Keeping, maintaining our tree canopy
The City of Lakewood maintains all of the trees on public property, including those on tree lawns. Trees are removed when they are diseased or dead and pose a danger to the public. A certified urban forester supervises a crew of arborists who have all of the required equipment to trim branches, remove diseased trees including the stumps, plant new trees and shred the resulting wastes for recycling into mulch. Tree lawn trees are replaced according to a master reforestation plan. Mulch is available to Lakewood residents free of charge at the location near the Animal Shelter in the Rocky River valley. Logs are also available to residents for use as fire wood free of charge at the same location.
As the city’s aging trees begin to die — many of them planted around the same time, 100 years ago — many of the warm and inviting canopies have disappeared.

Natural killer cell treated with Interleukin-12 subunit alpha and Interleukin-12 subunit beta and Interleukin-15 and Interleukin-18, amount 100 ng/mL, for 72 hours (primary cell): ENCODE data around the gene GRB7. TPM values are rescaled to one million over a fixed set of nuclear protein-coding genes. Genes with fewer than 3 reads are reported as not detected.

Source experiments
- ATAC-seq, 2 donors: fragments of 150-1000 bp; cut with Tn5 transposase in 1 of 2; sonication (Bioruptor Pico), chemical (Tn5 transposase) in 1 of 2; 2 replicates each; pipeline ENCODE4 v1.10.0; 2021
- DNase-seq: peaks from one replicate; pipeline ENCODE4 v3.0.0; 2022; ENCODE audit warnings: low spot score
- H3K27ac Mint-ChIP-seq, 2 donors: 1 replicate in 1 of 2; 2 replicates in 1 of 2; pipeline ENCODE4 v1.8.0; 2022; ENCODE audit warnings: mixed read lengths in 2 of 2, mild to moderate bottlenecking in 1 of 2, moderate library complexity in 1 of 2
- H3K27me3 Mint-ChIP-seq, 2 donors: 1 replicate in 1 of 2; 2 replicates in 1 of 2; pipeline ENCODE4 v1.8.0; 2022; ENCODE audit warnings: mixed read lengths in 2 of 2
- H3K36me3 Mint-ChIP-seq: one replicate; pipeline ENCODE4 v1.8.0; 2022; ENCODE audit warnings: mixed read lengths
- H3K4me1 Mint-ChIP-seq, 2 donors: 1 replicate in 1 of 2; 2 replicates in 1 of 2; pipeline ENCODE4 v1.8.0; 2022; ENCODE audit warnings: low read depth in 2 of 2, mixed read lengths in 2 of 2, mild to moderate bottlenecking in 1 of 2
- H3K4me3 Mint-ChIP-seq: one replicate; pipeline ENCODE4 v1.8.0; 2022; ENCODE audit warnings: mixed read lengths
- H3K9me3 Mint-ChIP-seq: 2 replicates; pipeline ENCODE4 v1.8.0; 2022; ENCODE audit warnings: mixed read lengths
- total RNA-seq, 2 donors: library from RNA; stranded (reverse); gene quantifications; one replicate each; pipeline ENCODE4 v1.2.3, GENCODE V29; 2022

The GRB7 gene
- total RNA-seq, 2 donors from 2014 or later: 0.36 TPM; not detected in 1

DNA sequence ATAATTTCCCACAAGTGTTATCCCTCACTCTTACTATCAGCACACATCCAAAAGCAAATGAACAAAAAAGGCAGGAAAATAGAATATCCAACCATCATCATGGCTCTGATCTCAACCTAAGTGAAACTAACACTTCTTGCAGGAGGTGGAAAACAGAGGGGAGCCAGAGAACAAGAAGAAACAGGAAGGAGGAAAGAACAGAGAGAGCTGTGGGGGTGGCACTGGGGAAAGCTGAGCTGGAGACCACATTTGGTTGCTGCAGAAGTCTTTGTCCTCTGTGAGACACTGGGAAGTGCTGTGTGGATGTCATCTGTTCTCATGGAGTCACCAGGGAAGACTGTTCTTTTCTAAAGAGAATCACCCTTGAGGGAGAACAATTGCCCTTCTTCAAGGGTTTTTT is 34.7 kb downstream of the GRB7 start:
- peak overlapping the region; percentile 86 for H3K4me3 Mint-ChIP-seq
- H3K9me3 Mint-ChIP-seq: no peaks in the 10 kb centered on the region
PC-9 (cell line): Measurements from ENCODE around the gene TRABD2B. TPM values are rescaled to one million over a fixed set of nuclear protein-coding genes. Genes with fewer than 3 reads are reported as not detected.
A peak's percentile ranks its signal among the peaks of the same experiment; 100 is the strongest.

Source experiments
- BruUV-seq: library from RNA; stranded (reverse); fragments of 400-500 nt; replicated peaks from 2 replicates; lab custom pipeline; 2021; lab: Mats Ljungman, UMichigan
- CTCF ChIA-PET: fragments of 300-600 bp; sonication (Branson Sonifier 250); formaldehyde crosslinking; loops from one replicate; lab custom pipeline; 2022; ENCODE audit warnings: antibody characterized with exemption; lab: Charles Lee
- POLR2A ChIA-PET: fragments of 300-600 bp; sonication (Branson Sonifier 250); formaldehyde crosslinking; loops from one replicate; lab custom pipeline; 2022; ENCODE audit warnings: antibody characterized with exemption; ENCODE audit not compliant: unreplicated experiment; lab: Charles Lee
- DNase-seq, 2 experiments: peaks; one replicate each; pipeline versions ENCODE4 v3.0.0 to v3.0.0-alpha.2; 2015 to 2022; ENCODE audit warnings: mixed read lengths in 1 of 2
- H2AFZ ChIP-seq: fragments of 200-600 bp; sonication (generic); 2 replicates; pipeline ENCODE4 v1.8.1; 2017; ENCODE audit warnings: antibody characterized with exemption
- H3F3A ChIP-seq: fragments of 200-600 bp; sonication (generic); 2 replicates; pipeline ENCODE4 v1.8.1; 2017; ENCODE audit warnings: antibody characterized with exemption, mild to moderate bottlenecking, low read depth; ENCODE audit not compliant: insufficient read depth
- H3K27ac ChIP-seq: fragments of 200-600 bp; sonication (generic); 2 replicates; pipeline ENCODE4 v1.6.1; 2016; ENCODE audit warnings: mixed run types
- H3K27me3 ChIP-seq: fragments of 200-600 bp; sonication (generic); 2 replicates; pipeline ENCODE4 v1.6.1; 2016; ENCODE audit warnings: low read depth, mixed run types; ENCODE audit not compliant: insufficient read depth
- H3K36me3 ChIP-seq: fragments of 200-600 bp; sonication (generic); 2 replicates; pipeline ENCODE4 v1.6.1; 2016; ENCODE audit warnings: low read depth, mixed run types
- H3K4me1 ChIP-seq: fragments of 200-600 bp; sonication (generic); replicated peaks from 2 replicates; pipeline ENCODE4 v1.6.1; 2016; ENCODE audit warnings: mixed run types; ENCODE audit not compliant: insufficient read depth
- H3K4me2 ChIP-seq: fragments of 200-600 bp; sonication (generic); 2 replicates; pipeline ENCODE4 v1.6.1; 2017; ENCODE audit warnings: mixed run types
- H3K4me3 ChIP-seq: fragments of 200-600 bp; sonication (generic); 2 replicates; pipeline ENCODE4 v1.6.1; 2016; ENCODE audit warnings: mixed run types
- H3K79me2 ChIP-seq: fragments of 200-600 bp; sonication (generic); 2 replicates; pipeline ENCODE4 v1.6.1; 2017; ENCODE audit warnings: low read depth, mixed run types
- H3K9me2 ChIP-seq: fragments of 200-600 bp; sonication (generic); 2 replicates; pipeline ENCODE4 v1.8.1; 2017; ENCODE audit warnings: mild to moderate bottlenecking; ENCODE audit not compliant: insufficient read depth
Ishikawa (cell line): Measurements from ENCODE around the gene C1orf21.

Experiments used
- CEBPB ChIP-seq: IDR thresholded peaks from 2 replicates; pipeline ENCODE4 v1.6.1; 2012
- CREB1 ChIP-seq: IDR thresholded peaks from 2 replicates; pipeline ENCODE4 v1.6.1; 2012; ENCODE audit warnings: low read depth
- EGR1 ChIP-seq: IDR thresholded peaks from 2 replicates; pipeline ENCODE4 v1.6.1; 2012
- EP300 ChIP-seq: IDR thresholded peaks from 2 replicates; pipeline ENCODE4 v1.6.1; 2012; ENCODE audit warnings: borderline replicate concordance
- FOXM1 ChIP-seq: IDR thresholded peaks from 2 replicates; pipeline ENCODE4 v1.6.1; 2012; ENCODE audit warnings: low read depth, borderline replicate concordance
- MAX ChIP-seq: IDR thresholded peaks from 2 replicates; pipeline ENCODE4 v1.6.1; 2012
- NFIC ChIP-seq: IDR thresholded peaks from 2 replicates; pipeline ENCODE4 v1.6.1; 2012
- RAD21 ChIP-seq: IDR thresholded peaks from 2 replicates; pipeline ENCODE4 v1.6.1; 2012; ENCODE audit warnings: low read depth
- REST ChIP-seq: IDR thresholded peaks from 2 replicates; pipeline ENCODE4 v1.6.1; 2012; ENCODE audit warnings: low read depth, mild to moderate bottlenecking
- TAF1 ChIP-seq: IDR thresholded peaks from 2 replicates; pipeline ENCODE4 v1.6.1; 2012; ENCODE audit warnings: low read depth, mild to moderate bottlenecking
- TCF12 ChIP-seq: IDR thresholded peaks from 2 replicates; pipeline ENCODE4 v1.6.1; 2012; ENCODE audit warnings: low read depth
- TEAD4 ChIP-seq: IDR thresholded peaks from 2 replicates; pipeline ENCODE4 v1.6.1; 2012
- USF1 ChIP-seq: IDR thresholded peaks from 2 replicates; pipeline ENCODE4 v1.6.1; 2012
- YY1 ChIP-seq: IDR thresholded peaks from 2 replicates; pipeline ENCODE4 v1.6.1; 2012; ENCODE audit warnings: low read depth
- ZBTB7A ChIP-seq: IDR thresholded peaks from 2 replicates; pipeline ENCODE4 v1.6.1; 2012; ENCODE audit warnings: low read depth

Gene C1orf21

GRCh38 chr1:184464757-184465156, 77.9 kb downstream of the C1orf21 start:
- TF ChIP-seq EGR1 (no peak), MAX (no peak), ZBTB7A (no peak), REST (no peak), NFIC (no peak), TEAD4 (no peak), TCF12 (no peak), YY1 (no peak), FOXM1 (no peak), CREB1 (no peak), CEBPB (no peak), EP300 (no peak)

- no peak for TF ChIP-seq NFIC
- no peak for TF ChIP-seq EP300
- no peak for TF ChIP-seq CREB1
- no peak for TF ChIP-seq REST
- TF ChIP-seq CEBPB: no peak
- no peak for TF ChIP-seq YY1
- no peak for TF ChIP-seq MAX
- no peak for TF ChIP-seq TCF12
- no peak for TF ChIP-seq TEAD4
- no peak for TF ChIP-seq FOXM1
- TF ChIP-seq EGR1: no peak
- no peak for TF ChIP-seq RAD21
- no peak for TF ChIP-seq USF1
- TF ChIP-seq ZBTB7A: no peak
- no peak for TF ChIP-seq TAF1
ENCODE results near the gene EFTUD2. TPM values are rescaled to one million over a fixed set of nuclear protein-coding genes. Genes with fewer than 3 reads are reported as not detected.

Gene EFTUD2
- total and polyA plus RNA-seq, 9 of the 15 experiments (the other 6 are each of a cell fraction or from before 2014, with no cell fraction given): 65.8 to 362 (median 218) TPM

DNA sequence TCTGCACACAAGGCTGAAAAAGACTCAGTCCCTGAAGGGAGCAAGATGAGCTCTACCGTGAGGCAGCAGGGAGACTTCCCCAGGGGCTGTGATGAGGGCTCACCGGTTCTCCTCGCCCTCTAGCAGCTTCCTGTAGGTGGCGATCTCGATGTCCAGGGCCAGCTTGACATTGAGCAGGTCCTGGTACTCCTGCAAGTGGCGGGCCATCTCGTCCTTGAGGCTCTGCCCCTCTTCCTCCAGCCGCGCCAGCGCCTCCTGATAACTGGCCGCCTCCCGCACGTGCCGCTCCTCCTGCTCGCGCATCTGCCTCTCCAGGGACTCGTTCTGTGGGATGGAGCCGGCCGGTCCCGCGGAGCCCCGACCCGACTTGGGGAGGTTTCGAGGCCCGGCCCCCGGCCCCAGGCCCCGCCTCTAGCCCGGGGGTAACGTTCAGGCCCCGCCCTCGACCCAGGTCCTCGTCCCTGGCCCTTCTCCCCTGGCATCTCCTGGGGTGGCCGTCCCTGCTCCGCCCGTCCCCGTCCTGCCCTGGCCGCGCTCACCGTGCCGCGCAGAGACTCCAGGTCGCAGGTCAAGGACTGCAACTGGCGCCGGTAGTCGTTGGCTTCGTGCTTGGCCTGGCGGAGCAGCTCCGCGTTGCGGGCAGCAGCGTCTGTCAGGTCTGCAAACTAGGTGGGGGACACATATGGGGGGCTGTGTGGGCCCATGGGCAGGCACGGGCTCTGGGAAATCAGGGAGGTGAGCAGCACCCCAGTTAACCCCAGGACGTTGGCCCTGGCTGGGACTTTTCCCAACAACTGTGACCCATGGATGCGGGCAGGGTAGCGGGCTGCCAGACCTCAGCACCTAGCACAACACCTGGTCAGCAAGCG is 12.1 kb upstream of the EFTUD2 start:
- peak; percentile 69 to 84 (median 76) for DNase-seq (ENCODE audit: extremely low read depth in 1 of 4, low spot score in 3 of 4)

The city’s forestry department and Lakewood Tree Task Force have developed a comprehensive strategy to improve the tree canopy and add diversity to the variety of species around the city.
In just two years, the organization has already helped plant dozens of trees at Madison and Lakewood parks, presented 19 recommendations to Lakewood City Council supporting tree legislation and worked with the city’s forestry department to plant nearly 600 trees around Lakewood.
The city’s strategy also includes an effort to prepare the city for climate change, add diversity to the urban forest, withstand pest infestations and storms, and add in trees with more fall colors. More trees also means less storm water runoff.
The Lakewood tree canopy has been assessed by satellite at 28.5 percent.
The goal is to increase the tree canopy by 10 percent, to 33.5 percent by the year 2035.
Want to contribute? The task force is encouraging residents to support its Gift-A-Tree initiative.
For more on the city’s tree strategy, see the city’s two recent videos: Planting Trees in Lakewood and Lakewood Working With the Tree Task Force to Improve Tree Canopy.
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